The Church As Benevolent Slave Girl

Unwinding from our worship gathering at Snow Hill I am still thinking about the young Israelite slave girl in 2 Kings 5. I am thinking of her yet as a “type” for the modern church in the West and in particular the AmericaWest. We often jump right past her as we give attention to the politics that kept the King of Israel from perceiving the letter from the King of Syria as an occasion to point to the goodness of God. We are taken by the miracle of both flesh and faith with Naaman. We feel incensed at Elisha’s slave who accepted the gift under false pretense.

What if we viewed her deportment as the manner for life in a pluralistic culture? Evangelical culture warriors decry the diminishing Judeo-Christian ethos in America. Everyone is calling for a “take America back” sort of movement. The slave girl did not decry her re-location but lived faithfully in her less than desirable nation – that is, she surely would have preferred her own. Rather than hope that Naaman, and so Syria, “got theirs,” she was on the ready to do “good to everyone” even if that “everyone” held her as a slave. She wanted what was best for Naaman.

Too often it is easy to vilify those with a disposition that runs counter to our own Christian sensibilities. What would happen if in our living out life in this ordinary time we could bring ourselves to first think about how we could do good to everyone? Even toward those pre-disposed to think we experience faith as an opiate or a language game that can neither be falsified or verified.

What would it mean as a sign and a foretaste of the Kingdom of God we so ardently push to demonstrate a kindness characteristic of the Triune God? We seem to be more bent to pronounce our anathemas and call attention to abominations as if these things surprise us or will make them go away.

Here we are on July 4th. Celebrating our history and freedom. Honoring those who have chosen to serve in our Country’s Armed services. We also find it a time to quickly point out how things have changed – times and sentiment toward Christianity in particular. And yet, despite the changes in her location and the apparent malaise in Israel, the slave girl remained benevolent toward all, ready with a witness to her good God, even for a foreigner.

Maybe we should spend more time hoping we would experience the kind of transformation that presents local Christian communities as benevolent signposts expressing God’s goodness rather than outposts calling us to a bygone cultural era. The former demonstrates we have been paying attention to Jesus and the Sacred Text. Following the latter illustrates an adventure in missing our location.

About the Author
Husband to Patty. Daddy to Kimberly and Tommie. Grandpa Doc to Cohen, Max, Fox, and Marlee. Pastor to Snow Hill Baptist Church. Graduate of Oklahoma Baptist University and Southwestern Baptist Theological Seminary. Reading. Photography. Golf. Colorado. Jeeping. Friend. The views and opinions expressed here are my own and should not be construed as representing the corporate views of the church I pastor.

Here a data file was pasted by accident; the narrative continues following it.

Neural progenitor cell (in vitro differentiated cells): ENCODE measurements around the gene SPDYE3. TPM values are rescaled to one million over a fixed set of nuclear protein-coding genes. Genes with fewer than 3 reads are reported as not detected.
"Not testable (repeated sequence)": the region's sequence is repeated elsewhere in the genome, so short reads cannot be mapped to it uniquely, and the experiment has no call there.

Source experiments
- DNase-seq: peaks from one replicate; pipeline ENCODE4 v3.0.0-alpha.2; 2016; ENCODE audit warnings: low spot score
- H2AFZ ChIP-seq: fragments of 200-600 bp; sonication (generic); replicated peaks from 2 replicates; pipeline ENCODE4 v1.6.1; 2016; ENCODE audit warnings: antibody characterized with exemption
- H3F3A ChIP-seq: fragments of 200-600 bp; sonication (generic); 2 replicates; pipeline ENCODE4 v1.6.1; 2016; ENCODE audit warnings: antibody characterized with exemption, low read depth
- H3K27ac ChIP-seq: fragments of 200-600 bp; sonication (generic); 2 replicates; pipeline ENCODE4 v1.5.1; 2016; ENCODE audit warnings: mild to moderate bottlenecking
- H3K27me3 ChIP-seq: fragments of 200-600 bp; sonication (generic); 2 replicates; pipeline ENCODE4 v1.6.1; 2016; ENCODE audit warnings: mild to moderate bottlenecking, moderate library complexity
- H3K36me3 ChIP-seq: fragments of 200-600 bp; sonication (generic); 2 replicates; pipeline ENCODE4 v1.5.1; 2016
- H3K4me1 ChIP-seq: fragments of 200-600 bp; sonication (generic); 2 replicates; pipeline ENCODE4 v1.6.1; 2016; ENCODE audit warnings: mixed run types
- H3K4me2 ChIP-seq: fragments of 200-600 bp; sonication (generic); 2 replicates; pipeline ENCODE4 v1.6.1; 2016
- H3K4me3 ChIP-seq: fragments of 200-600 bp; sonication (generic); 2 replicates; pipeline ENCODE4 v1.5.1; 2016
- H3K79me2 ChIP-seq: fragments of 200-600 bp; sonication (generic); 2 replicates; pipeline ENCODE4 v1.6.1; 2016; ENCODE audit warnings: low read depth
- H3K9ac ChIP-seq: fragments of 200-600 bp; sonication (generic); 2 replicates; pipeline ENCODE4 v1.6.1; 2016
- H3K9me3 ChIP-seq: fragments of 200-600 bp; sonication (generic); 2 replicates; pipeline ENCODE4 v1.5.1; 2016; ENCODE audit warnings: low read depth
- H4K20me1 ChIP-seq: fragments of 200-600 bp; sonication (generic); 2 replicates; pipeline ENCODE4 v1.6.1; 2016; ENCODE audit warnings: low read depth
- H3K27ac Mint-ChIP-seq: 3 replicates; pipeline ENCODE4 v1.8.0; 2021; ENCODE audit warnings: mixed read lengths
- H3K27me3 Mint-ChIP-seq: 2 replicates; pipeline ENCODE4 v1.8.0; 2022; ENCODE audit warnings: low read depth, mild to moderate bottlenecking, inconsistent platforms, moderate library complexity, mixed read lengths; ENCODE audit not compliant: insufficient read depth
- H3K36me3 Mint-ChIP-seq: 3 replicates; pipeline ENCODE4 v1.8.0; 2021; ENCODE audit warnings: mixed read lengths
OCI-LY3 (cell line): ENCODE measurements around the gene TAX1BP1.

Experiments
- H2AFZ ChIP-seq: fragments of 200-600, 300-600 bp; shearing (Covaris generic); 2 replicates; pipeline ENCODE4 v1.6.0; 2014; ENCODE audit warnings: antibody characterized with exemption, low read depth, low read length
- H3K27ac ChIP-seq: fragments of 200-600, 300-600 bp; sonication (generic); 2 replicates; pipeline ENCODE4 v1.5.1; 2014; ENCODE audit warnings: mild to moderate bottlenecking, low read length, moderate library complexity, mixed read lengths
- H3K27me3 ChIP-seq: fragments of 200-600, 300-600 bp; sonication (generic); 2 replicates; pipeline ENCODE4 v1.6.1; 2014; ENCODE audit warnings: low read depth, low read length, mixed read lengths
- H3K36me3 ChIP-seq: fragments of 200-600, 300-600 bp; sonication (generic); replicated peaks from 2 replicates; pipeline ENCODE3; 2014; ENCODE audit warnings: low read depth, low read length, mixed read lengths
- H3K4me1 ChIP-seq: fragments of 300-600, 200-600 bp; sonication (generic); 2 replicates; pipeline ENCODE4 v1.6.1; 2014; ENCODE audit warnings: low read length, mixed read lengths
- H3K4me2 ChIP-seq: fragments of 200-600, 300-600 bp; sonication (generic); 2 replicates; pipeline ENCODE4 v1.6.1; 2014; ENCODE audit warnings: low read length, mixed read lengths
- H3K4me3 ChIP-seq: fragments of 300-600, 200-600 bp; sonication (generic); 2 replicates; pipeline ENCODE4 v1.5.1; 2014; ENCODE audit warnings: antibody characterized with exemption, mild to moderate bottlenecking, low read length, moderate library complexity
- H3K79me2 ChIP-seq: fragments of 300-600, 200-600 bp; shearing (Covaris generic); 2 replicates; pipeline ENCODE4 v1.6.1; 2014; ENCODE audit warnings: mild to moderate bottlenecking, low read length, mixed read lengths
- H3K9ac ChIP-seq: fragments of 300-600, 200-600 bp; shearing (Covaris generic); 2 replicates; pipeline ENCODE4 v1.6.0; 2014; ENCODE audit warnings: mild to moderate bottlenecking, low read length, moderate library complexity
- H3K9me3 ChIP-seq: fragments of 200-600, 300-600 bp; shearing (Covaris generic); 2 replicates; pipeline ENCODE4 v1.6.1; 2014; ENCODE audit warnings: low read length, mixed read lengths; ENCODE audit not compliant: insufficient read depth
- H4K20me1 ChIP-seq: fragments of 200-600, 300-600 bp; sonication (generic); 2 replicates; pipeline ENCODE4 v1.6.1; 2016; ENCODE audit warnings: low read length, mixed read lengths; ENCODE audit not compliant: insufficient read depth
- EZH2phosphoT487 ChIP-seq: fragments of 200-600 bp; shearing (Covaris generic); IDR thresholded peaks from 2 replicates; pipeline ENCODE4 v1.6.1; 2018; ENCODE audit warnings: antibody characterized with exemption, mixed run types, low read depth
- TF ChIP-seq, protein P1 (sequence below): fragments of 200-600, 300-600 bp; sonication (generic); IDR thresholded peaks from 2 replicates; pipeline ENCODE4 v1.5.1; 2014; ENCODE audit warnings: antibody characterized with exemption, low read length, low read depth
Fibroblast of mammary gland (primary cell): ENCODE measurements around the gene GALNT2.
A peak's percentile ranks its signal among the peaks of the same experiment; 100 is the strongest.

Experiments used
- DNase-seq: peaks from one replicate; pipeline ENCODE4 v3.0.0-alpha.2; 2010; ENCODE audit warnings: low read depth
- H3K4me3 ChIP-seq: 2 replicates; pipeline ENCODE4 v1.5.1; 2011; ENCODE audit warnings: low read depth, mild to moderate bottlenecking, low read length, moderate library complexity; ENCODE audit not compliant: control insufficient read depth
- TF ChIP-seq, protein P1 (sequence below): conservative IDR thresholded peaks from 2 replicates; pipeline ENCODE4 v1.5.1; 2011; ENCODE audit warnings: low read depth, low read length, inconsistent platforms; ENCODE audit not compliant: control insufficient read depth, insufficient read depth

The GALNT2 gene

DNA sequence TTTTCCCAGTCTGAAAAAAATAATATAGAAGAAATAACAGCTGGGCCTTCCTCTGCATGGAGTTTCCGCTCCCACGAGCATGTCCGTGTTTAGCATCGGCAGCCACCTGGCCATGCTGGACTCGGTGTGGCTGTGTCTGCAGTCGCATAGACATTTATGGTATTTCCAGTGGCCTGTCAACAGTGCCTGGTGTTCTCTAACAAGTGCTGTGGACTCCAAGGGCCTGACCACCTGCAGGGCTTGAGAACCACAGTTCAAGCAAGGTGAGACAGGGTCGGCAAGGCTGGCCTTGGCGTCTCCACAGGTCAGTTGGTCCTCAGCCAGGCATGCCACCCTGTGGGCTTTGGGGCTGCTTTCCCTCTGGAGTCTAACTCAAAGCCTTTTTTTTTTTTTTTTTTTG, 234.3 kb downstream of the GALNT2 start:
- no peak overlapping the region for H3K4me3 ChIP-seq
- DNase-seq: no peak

4 comments on “The Church As Benevolent Slave Girl

  1. Guy Rittger says:

    Todd – Quite a poignant reading of the passage, and you’re quite right that the natural impulse is to skip right over the significance of the slave girl. My own particular preconditioning landed me on the behavior of Elisha’s servant, Gehazi, as a metaphor for contemporary American priorities, both in the Church and outside it.

    Given your focus on Independence Day, perhaps one could say that the American mythos of “freedom” and “independence” makes it extremely difficult for many Americans – and not just Christians – to identify with the position of the slave. Indeed, the discourse of the contemporary Tea Party movement is filled with assertions that Americans are being “enslaved” by their government and may need recourse to “Second Amendment solutions”. What could be more antithetical to the lesson you derive from 2 Kings or to the Gospels in general?

    Apparently it did not escape notice of the Gospel writers that Jesus’ view of the matter was radically different. Enough so that His comments were captured by Luke (22:25-26), Matthew (23:10-11) and Mark (9:33-35):

    Jesus told them, “In this world the kings and great men lord it over their people, yet they are called ‘friends of the people.’ But among you it will be different. Those who are the greatest among you should take the lowest rank, and the leader should be like a servant.”

    One would be hard-pressed to find a better critique of American exceptionalist ideology than that, even when expressions of our cultural superiority are cloaked in the rhetoric of the white man’s burden.

    Keep up the important and godly work, my friend.



    1. Guy,
      I had not thought of Gahazi in that way. But, antennae prove helpful to seize another way in which we often blow right by Jesus’ Christianity community constituting words showing deference rather to our own radicalized version centered on odd notions for “freedom” and “independence.”

      1. Guy Rittger says:

        Todd – Perhaps Gehazi thought he was working for the “Profit” rather than the “Prophet”. An understandable mistake to make, I suppose.

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